Admittedly, this essay may be a bit muddled and probably digresses from the original objective. Sorry, it was inspired by fuzzy journalism.
Adweek—yes, Adweek—presented a story on race and culture. Mark Dolliver, one of the few decent writers working for the publication, crafted the piece. “Double Vision: The Race Issue Revisited” is a bulky, research-filled exposition worth scanning, if only for the opinions from Hadji Williams. In the end, however, it matches a lot of recent Adweek content—an information download sans any focused point or perspective. Granted, it’s a report versus an editorial. But once upon a time, Adweek consistently delivered insights with edginess and attitude. Race and culture are certainly hot, emotional topics in the advertising industry. However, you wouldn’t know it from Adweek’s coverage over the years. The enterprise is conspicuously silent and clueless on the cultural tip.
In some sections, it appeared Dolliver tried to draw parallels between Madison Avenue, the advertising it produces and contemporary society in America. There’s an inherent flaw with such observations. Madison Avenue does not reflect contemporary society. For that matter, neither does the advertising we produce.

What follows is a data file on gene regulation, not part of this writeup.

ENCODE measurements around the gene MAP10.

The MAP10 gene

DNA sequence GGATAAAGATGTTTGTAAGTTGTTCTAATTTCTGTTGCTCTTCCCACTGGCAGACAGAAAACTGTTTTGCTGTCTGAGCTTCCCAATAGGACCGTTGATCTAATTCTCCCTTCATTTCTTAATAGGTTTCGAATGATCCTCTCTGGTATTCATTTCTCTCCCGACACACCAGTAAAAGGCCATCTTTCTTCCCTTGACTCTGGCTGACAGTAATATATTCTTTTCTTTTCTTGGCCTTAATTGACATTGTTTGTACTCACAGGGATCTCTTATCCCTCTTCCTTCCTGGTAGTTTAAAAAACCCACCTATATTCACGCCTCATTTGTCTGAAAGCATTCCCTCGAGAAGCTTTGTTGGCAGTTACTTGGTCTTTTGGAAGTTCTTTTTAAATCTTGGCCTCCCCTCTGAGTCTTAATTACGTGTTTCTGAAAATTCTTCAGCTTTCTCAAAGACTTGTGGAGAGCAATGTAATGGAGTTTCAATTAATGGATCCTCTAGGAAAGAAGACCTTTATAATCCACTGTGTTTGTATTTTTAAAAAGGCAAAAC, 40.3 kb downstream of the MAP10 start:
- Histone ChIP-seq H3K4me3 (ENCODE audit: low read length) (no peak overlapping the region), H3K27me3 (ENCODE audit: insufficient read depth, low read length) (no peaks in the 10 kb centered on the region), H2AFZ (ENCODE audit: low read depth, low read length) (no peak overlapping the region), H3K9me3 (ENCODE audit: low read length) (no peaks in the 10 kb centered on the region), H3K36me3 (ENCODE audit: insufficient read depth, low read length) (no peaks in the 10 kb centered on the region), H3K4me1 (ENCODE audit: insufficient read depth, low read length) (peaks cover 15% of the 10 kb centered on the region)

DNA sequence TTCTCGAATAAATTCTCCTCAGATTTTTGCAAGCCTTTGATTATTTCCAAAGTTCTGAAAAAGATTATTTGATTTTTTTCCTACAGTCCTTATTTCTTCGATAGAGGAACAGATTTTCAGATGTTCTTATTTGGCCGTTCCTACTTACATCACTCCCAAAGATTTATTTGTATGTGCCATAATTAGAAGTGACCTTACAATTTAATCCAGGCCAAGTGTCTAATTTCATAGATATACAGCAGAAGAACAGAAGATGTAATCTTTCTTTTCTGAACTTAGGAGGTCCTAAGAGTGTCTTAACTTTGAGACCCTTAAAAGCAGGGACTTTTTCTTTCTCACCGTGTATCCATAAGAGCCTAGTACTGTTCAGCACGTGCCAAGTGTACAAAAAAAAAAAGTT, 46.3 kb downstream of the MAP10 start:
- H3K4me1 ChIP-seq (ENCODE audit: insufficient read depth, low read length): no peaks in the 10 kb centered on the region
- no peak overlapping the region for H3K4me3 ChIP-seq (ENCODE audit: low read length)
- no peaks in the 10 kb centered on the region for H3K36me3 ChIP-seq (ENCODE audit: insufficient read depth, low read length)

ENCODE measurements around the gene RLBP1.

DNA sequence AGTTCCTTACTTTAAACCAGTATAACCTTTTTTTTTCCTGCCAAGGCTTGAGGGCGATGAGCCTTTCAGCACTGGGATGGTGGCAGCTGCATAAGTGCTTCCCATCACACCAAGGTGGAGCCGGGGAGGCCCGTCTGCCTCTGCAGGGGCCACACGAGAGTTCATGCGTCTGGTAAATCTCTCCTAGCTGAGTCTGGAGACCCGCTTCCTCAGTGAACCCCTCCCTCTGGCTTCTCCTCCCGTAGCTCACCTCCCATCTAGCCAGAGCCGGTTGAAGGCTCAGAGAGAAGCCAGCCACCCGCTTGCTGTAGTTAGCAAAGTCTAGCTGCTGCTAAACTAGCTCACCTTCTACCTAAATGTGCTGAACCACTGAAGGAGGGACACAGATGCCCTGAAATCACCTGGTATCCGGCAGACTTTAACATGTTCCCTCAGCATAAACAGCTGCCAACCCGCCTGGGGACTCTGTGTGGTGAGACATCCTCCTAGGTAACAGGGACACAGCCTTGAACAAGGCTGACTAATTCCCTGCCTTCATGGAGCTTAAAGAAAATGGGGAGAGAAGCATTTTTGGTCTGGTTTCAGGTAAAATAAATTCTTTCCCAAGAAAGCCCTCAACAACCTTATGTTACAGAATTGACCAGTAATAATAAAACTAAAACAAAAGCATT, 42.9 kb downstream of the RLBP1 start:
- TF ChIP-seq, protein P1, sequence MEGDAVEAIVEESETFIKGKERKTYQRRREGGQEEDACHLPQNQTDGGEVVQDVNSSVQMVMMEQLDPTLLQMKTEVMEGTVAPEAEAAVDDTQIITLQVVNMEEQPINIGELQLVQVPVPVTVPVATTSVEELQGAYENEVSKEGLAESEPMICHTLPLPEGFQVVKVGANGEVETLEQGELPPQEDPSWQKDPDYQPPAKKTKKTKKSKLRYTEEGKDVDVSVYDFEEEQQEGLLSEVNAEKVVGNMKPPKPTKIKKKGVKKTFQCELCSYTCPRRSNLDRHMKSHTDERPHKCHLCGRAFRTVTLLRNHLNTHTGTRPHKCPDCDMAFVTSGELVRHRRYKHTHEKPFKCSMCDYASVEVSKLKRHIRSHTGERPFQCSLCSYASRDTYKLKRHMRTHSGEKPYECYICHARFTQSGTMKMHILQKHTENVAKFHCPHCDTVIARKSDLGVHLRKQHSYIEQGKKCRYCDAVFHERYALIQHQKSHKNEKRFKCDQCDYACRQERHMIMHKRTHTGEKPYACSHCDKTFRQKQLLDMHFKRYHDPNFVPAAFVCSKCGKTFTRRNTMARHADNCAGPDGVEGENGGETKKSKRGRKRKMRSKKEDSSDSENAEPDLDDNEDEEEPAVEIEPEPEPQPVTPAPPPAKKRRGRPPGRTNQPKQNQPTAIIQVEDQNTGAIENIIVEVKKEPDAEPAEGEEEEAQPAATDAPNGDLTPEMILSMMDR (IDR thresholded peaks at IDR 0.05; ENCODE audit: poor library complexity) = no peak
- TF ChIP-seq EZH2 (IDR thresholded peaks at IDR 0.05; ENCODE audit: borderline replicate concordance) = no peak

While contemporary society grows more diverse, Madison Avenue remains stuck in a culture warp. We’re closer to mirroring professional golf and tennis. Like those sports, a couple of minorities have entered the scene and even starred in events. Yet exclusivity—as well as discrimination—still dominates. Let’s not confuse a handful of breakthroughs with the mythical “post-racial” nirvana.
In the big agencies, the majority of minorities continue to occupy “minority roles”—administrative assistants, mailroom attendants, janitorial and security personnel, etc. What other industry literally segregates companies by race and ethnicity? The minority shops remain underpaid and underappreciated. Unrecognized too. There are no level playing fields on any level.
Dolliver pulled a peculiar quote from an industry leader:
David Lubars, chairman, CCO of BBDO North America, suggests advertising content is a pop-culture leader in its inclusiveness. “Advertising does a much better job of showing diversity and reflects the American fabric better than the movies or TV shows,” he says. “You watch any evening of TV commercials, you see a great mix.”
Um, what channel are you watching, David? Spend the night with BET or Univision. Quiet as it’s kept, minority shops are actually discouraged from depicting multicultural casts.
Plus, the larger question looms: Why can’t Madison Avenue recreate its staged commercial diversity in the real world?
America is poised to elect its first Black president. Madison Avenue is struggling mightily to appoint minority vice presidents.
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